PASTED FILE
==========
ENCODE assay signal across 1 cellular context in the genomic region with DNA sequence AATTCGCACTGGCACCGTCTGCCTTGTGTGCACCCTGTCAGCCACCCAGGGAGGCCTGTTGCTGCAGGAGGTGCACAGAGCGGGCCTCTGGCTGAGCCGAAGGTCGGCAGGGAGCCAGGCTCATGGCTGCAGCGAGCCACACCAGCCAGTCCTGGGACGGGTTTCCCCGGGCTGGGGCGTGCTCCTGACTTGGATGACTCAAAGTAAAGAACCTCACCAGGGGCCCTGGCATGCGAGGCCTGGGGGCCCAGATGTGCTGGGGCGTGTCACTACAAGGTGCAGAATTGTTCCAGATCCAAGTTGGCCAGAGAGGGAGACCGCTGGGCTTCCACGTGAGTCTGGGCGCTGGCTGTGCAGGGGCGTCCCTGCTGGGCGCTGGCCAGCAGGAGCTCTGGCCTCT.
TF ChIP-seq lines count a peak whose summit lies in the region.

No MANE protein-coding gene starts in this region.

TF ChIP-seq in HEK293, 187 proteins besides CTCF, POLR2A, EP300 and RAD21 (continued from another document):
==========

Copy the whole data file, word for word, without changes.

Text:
ENCODE assay signal across 1 cellular context in the genomic region with DNA sequence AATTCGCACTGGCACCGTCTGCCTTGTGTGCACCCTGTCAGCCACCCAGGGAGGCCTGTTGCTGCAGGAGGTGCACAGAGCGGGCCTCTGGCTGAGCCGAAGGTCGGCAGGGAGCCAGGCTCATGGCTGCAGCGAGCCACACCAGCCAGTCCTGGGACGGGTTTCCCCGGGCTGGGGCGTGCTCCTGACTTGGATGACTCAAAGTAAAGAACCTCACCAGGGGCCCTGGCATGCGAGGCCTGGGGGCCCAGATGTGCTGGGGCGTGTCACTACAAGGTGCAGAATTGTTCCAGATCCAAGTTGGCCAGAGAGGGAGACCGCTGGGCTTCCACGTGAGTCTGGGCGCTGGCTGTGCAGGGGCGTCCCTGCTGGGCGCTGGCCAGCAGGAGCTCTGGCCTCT.
TF ChIP-seq lines count a peak whose summit lies in the region.

No MANE protein-coding gene starts in this region.

TF ChIP-seq in HEK293, 187 proteins besides CTCF, POLR2A, EP300 and RAD21 (continued from another document):